Sunday, March 30, 2008
From 5 years ago - Has anything changed in Sarawak?
In some parts of Malaysia, business and politics are inextricably linked, writes Michael Backman.
The Sarawak State Government gave two road construction contracts worth a combined $M79.86 million ($A32.59 million) to the Malaysian company CMS Group last week. Last month, it gave CMS an even bigger contract, worth at least $M1332 million over 15 years, to maintain all of Sarawak's roads. The group's most recent annual report says it is the largest and fastest-growing conglomerate in the state.
As well it might. It is, you might say, well connected. CMS Group chairman is Sulaiman Abdul Rahman Taib. His younger brother Mahmud Abu Bekir Taib is deputy chairman. Their father is Abdul Taib Mahmud. He is the Chief Minister of Sarawak and has been since 1981.
The Chief Minister's brother Onn bin Mahmud also sits on the board of CMS. Not only is Abdul Taib Mahmud Chief Minister, he's also the Resource Management and Planning Minister. That means he's also the Forestry Minister. And that's lucky because another brother, Mohd Tufail bin Mahmud, is co-owner of Sanyan Group, one of Sarawak's biggest timber companies. Sanyan Group recently completed the 22-storey Wisma Sanyan in the Sarawak town of Sibu. There is an office space glut in Sibu but, fortunately, the Sarawak Government took up eight floors.
One of Abdul Taib's biggest supporters is the Deputy Chief Minister and Finance Minister George Chan. Chan's daughter is married to Abdul Taib's son Sulaiman Abdul Rahman.
Sarawak is one of the richest states in Malaysia. It earns about $M6 billion a year from timber and timber products. It earns that again from crude oil, and double that from natural gas. It is one of the world's major pepper exporters too. Even this earns almost $M200 million annually.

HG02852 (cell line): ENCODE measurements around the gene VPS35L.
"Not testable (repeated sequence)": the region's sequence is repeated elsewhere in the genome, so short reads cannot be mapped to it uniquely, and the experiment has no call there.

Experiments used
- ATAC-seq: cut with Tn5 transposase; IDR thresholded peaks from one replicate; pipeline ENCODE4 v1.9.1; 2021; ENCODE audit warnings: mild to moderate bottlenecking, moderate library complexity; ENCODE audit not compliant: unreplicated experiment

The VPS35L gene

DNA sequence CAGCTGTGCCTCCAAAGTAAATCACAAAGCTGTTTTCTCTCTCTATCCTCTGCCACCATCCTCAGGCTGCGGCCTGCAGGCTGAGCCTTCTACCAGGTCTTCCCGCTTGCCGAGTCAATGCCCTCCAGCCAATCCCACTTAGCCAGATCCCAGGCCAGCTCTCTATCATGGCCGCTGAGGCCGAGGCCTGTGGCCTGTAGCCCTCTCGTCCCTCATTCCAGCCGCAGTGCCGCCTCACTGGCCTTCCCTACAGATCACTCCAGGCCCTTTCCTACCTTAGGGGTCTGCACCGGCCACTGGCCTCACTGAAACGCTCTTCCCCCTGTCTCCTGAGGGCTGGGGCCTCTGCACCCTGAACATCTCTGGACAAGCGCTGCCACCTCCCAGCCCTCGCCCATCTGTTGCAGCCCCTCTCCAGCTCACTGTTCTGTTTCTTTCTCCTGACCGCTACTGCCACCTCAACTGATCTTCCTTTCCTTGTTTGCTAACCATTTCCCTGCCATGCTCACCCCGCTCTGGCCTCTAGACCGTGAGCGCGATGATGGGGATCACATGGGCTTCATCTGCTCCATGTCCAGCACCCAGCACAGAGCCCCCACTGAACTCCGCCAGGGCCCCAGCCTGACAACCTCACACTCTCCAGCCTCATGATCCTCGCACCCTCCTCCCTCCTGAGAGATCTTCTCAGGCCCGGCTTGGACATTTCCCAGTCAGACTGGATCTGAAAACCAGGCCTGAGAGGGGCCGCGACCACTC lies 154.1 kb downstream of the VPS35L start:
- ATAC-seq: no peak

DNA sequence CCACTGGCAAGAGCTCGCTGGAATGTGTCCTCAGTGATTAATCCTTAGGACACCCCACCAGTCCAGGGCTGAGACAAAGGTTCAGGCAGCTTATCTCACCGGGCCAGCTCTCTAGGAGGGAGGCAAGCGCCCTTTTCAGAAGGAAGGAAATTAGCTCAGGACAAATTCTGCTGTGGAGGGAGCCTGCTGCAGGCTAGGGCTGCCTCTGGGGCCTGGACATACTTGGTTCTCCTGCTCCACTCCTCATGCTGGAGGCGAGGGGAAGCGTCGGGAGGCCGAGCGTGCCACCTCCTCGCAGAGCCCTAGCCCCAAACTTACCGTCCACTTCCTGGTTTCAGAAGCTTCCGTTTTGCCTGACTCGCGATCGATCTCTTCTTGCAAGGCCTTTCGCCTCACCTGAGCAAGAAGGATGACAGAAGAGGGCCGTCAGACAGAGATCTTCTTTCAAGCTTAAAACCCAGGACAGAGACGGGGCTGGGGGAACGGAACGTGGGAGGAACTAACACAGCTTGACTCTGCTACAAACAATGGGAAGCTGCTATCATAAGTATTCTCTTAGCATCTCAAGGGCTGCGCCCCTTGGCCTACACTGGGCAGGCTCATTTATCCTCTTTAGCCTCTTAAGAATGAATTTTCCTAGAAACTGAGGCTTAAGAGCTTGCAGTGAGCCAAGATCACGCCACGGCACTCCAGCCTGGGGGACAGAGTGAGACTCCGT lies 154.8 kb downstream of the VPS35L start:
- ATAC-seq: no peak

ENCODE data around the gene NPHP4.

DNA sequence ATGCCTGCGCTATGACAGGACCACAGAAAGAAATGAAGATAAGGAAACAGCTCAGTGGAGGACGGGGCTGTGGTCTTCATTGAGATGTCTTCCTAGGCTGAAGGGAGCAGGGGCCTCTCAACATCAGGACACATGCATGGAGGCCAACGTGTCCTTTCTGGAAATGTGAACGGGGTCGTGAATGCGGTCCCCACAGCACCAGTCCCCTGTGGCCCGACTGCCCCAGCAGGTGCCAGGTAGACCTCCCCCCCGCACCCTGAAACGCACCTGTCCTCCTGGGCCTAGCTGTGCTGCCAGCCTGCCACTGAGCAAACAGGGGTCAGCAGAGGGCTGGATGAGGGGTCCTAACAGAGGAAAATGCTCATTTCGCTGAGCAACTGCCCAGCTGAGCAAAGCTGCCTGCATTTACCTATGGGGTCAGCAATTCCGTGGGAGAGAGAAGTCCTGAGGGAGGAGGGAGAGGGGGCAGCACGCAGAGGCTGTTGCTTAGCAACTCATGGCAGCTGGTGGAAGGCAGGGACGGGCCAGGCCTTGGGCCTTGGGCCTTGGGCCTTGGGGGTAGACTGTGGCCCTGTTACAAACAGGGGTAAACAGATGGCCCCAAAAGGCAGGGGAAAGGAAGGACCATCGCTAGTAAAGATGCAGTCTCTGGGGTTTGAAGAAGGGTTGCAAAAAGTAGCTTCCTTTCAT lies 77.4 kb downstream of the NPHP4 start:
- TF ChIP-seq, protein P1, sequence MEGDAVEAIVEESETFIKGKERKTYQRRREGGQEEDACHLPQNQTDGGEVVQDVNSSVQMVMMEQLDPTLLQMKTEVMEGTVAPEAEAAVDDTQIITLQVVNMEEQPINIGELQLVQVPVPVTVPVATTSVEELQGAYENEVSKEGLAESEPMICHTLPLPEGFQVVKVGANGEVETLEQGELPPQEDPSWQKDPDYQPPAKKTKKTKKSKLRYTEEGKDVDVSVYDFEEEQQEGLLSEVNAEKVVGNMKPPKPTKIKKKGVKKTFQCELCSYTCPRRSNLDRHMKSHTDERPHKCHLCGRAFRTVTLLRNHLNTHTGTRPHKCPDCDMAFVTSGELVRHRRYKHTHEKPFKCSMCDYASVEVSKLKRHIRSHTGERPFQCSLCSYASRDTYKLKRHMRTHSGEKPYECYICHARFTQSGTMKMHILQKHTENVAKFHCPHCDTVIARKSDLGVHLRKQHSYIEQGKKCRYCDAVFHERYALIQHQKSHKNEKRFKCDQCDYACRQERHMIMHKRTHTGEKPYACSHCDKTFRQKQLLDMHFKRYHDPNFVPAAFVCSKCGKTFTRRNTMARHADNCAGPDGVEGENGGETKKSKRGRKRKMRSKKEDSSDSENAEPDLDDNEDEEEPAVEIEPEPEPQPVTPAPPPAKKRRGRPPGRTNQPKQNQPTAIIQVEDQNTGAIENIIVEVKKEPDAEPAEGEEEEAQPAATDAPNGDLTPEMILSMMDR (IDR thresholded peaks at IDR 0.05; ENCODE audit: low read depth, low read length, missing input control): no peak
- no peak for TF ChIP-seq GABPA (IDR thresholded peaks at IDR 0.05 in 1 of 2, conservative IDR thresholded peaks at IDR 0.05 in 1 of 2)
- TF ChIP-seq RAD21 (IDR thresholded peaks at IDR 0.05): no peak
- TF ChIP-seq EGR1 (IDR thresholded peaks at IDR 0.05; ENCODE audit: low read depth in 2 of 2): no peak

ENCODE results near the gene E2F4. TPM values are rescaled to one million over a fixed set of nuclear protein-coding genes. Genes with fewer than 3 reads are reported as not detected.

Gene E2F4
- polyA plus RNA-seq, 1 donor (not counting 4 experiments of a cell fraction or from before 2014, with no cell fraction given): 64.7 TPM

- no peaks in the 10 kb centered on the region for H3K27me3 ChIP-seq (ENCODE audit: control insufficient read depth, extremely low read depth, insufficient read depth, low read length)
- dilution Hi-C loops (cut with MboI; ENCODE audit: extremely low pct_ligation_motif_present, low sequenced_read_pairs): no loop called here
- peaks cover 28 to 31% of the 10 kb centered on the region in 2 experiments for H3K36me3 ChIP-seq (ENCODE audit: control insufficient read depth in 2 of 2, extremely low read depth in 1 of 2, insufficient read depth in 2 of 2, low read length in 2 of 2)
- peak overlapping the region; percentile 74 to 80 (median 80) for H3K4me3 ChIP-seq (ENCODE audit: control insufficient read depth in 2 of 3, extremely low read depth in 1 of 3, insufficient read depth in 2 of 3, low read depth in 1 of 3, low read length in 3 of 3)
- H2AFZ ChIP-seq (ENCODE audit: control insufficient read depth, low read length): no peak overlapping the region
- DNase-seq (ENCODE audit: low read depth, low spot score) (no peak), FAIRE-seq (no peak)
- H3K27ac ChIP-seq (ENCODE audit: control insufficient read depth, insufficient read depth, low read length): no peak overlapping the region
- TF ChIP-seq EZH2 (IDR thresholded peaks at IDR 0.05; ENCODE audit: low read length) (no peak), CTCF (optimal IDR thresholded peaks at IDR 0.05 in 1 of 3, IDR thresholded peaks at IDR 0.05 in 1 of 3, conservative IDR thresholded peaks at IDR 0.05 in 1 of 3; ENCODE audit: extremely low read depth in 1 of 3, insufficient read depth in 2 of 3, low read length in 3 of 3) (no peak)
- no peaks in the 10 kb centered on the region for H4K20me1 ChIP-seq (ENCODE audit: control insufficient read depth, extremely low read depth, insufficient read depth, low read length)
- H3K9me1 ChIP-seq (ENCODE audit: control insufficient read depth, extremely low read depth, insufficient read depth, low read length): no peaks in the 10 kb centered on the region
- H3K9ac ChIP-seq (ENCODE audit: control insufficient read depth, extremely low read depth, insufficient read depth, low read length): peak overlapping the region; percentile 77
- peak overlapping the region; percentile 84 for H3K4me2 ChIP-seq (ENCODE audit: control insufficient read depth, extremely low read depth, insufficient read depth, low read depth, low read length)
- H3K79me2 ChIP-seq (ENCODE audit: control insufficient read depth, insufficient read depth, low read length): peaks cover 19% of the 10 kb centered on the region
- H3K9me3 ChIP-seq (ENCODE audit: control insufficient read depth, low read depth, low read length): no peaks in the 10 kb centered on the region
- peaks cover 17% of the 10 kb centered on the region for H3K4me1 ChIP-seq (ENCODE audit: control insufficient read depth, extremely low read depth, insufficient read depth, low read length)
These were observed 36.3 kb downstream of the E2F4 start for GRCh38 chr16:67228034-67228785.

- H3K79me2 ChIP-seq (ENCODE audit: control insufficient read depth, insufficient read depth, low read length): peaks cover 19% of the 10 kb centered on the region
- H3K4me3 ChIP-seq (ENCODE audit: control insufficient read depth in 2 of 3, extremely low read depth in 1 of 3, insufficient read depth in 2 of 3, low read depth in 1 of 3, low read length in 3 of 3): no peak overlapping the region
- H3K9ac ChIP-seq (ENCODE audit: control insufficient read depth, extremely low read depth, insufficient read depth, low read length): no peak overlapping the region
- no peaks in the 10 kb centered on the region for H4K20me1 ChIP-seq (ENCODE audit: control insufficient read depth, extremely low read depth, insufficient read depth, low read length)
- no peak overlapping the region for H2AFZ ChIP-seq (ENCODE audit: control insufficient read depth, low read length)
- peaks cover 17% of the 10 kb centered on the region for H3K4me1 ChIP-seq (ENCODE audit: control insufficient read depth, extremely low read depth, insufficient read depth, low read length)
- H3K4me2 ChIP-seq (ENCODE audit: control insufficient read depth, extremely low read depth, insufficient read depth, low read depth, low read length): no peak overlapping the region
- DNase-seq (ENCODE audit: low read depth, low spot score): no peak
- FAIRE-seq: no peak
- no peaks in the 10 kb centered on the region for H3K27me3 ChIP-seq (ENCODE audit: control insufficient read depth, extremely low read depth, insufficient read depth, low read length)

CMS Group originally was a monopoly cement producer established to feed the building boom then under way in both states. In 1989, the Sabah Government sold its stake and the Sarawak Government decided that the company should list on the Kuala Lumpur Stock Exchange. Abdul Taib's family emerged as its controlling shareholders.
The cement company was transformed into a conglomerate as a result of a host of government contracts.
CMS now encompasses more than 40 subsidiaries that operate in banking, securities and derivatives, cement and construction materials, steel, construction and road maintenance, property development, and services. Other recent government contracts include CMS's appointment in mid-1997 as joint developer of a $US1.5 billion ($A2.4 billion) low-cost housing project in Kuching.
In 2001, Malaysia's Federal Government awarded CMS a $M581 million contract to build a 178 kilometre road in the state. In January this year, CMS was given a five-year contract to supply roofing materials to a state-owned company for the construction of almost 11,000 low-cost housing units. CMS also has a $M150 million government contract to ease tidal flooding along the Sarawak River, a $M47 million government contract to upgrade a local airport, and other contracts to build hospitals.
Abdul Taib has a special place in Malaysian politics. His party is a component of Prime Minister Mahathir's ruling coalition and, come election time, Abdul Taib consistently delivers all or most of Sarawak's seats in the national Parliament to Mahathir's coalition.
In 2001, the Federal Government allowed CMS Group's banking unit Bank Utama to acquire RHB Bank to become one of Malaysia's 10 core banks. A past chairman of Bank Utama is Mahathir's Agriculture Minister, Effendi Norwawi. He also serves as vice-president of Abdul Taib's United Sarawak Bumiputera Party.
Last year, CMS missed out on a contract to build Sarawak's $M9 billion Bakun Dam. But it was not a total miss. The main component of any large dam is concrete, for which CMS has a near monopoly in Sarawak.
Posted by Al Tugauw at 12:50 PM